Fear of going to the dentist is a common type of health-care related anxiety. There is a wide range of triggers that may cause someone to become anxious when sitting in the chair at a dental office, such as the fear of pain, the fear of needles, claustrophobia or the sounds or sensations may make them anxious. Unfortunately, these fears often lead to long-term avoidance of proper oral health care, which ultimately leads to more serious health problems. The good news is there are things you can do to help manage your anxiety.
Be Open and Honest With your Dentist
If you become tense and anxious while at the dentist office, the first thing to do to help you cope with the appointment and the examination is to talk with your dentist. When calling to make the appointment, tell the receptionist about your anxiety and when you are with the dentist, be open and honest about your fears. Be sure to ask any questions you may have, including what the procedure consists of. Let your dentist know that if your anxiety becomes too much to bear, you may have to take a break.
Redirect Your Focus
Taking your mind off of the procedure may seem impossible when you’re tense and anxious, but there are some things you can do to help you cope and redirect your focus away from what’s going on around you:
- Wearing headphones will block the sounds and listening to your favorite music will help distract you from the procedure itself.
- It’s common for people to hold their breath when they are tense, so be sure to focus on your breathing; learning simple breathing exercises before going may help to reduce your anxiety.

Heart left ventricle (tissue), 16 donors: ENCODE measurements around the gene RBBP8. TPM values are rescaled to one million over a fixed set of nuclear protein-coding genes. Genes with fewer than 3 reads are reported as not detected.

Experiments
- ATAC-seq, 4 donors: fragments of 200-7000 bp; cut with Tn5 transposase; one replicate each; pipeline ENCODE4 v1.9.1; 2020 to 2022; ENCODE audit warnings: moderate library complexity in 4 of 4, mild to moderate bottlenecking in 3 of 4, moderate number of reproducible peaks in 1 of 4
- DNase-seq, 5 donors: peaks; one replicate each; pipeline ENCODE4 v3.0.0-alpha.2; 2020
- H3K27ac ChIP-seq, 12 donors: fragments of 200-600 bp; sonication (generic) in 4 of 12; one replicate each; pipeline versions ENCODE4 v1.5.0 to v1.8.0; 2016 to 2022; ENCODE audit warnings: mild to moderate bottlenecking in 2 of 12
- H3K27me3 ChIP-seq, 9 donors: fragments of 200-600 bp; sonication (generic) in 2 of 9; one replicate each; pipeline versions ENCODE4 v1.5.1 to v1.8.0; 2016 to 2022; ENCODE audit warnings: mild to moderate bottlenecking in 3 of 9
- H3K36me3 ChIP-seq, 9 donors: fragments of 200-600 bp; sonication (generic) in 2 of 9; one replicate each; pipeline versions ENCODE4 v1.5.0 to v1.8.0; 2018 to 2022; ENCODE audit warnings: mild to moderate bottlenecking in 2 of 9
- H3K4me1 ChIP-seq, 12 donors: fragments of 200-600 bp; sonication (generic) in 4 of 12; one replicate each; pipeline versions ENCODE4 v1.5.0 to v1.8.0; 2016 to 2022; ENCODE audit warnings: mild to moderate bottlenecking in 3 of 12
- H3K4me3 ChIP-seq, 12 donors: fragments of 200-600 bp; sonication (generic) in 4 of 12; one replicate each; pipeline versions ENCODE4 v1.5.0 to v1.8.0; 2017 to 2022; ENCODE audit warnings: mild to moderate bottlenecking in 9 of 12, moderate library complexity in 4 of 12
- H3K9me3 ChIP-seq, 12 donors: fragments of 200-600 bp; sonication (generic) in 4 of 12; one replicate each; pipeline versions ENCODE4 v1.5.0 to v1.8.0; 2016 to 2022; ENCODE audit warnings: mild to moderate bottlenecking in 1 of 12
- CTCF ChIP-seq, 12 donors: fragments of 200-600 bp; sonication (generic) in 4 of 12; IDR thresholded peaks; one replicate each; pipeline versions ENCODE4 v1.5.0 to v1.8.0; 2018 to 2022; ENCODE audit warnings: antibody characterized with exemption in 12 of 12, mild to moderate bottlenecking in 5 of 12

- Download a movie onto your tablet or phone to watch during your procedure. Don’t forget to bring headphones.
Bring a Friend
Sometimes it’s just the simple fact of being alone in a situation that can increase your fear and tension, so consider taking a friend or family member with you to the appointment. In many situations, the dentist will allow someone to sit with you during your examination, which can help to reduce your anxiety. Just remember to let your dentist know ahead of time that you would prefer someone be with you during your appointment.
Ask About Anti-Anxiety Medications
Some dental practices offer patients with dental anxiety an anti-anxiety medication to help reduce their anxiousness during the appointment. If this is something you may need, it is important to talk with your dentist before the appointment in order for the dentist to ensure that the medications they offer are safe for you and any other medical condition you may have.
One of the most important things you can do to help you cope with dental exams is to be honest with your dentist. When making the appointment, let the receptionist know your concerns so that they can relay your situation to the dentist. Be sure to find a dentist office where you feel comfortable. In some situations, the dentist will arrange for you to visit the office before scheduling an exam, this will give you an opportunity to get acquainted with the staff, which will sometimes help reduce your anxiety.
If you have dental anxiety, contact us at Trailhead Dental to learn how we can help put you at ease during your visit.